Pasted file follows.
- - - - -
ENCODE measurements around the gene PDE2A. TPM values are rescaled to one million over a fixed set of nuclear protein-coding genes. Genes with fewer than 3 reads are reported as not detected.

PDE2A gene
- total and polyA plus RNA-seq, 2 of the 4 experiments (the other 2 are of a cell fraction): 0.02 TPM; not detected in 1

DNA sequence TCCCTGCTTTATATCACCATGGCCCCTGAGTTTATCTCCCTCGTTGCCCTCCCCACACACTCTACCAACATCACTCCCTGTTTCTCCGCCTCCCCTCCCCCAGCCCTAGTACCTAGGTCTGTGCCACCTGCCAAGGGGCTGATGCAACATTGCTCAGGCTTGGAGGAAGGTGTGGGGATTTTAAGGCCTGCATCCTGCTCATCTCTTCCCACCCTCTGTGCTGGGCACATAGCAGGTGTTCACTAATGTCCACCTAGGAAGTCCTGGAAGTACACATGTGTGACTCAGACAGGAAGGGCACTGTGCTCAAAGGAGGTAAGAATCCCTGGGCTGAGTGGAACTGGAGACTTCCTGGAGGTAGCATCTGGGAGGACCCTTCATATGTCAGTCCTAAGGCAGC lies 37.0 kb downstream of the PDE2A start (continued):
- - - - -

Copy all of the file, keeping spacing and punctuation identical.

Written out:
ENCODE measurements around the gene PDE2A. TPM values are rescaled to one million over a fixed set of nuclear protein-coding genes. Genes with fewer than 3 reads are reported as not detected.

PDE2A gene
- total and polyA plus RNA-seq, 2 of the 4 experiments (the other 2 are of a cell fraction): 0.02 TPM; not detected in 1

DNA sequence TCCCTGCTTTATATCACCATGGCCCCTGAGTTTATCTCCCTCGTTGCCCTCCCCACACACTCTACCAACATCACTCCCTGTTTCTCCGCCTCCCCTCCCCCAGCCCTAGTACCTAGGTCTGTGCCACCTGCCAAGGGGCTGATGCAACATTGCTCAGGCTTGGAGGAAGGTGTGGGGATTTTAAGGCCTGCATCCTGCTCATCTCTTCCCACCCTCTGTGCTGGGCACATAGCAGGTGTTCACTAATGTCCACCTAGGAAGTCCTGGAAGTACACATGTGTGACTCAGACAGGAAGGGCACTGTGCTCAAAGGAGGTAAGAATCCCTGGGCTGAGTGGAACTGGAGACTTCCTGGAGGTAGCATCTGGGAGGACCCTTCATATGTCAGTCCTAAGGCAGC lies 37.0 kb downstream of the PDE2A start (continued):